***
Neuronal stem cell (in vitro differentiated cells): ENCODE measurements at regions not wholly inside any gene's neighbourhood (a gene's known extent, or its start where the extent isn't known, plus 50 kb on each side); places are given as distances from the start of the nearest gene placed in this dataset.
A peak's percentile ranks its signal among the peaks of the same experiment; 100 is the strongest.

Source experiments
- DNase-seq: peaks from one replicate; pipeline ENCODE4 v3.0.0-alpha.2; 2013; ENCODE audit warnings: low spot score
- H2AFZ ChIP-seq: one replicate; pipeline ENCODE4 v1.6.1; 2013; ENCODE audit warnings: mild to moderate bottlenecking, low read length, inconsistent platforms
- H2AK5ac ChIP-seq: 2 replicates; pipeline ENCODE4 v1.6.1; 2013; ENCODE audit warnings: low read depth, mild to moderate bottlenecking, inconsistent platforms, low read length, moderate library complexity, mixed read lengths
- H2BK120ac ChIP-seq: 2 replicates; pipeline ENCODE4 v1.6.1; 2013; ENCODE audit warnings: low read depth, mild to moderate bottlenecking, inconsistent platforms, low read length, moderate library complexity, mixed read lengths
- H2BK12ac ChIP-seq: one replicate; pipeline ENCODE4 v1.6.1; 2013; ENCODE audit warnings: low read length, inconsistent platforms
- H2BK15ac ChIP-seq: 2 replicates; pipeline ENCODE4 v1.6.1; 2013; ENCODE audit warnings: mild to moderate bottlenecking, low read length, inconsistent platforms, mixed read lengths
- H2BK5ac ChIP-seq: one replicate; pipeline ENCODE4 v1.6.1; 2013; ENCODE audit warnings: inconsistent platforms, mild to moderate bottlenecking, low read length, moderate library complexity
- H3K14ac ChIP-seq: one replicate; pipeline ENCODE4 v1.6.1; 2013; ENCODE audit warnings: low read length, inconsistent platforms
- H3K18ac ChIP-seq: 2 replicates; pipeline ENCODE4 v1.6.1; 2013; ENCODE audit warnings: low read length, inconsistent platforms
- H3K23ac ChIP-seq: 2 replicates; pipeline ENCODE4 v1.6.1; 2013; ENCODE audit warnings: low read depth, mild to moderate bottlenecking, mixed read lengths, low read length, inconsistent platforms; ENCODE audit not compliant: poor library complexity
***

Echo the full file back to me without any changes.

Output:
Neuronal stem cell (in vitro differentiated cells): ENCODE measurements at regions not wholly inside any gene's neighbourhood (a gene's known extent, or its start where the extent isn't known, plus 50 kb on each side); places are given as distances from the start of the nearest gene placed in this dataset.
A peak's percentile ranks its signal among the peaks of the same experiment; 100 is the strongest.

Source experiments
- DNase-seq: peaks from one replicate; pipeline ENCODE4 v3.0.0-alpha.2; 2013; ENCODE audit warnings: low spot score
- H2AFZ ChIP-seq: one replicate; pipeline ENCODE4 v1.6.1; 2013; ENCODE audit warnings: mild to moderate bottlenecking, low read length, inconsistent platforms
- H2AK5ac ChIP-seq: 2 replicates; pipeline ENCODE4 v1.6.1; 2013; ENCODE audit warnings: low read depth, mild to moderate bottlenecking, inconsistent platforms, low read length, moderate library complexity, mixed read lengths
- H2BK120ac ChIP-seq: 2 replicates; pipeline ENCODE4 v1.6.1; 2013; ENCODE audit warnings: low read depth, mild to moderate bottlenecking, inconsistent platforms, low read length, moderate library complexity, mixed read lengths
- H2BK12ac ChIP-seq: one replicate; pipeline ENCODE4 v1.6.1; 2013; ENCODE audit warnings: low read length, inconsistent platforms
- H2BK15ac ChIP-seq: 2 replicates; pipeline ENCODE4 v1.6.1; 2013; ENCODE audit warnings: mild to moderate bottlenecking, low read length, inconsistent platforms, mixed read lengths
- H2BK5ac ChIP-seq: one replicate; pipeline ENCODE4 v1.6.1; 2013; ENCODE audit warnings: inconsistent platforms, mild to moderate bottlenecking, low read length, moderate library complexity
- H3K14ac ChIP-seq: one replicate; pipeline ENCODE4 v1.6.1; 2013; ENCODE audit warnings: low read length, inconsistent platforms
- H3K18ac ChIP-seq: 2 replicates; pipeline ENCODE4 v1.6.1; 2013; ENCODE audit warnings: low read length, inconsistent platforms
- H3K23ac ChIP-seq: 2 replicates; pipeline ENCODE4 v1.6.1; 2013; ENCODE audit warnings: low read depth, mild to moderate bottlenecking, mixed read lengths, low read length, inconsistent platforms; ENCODE audit not compliant: poor library complexity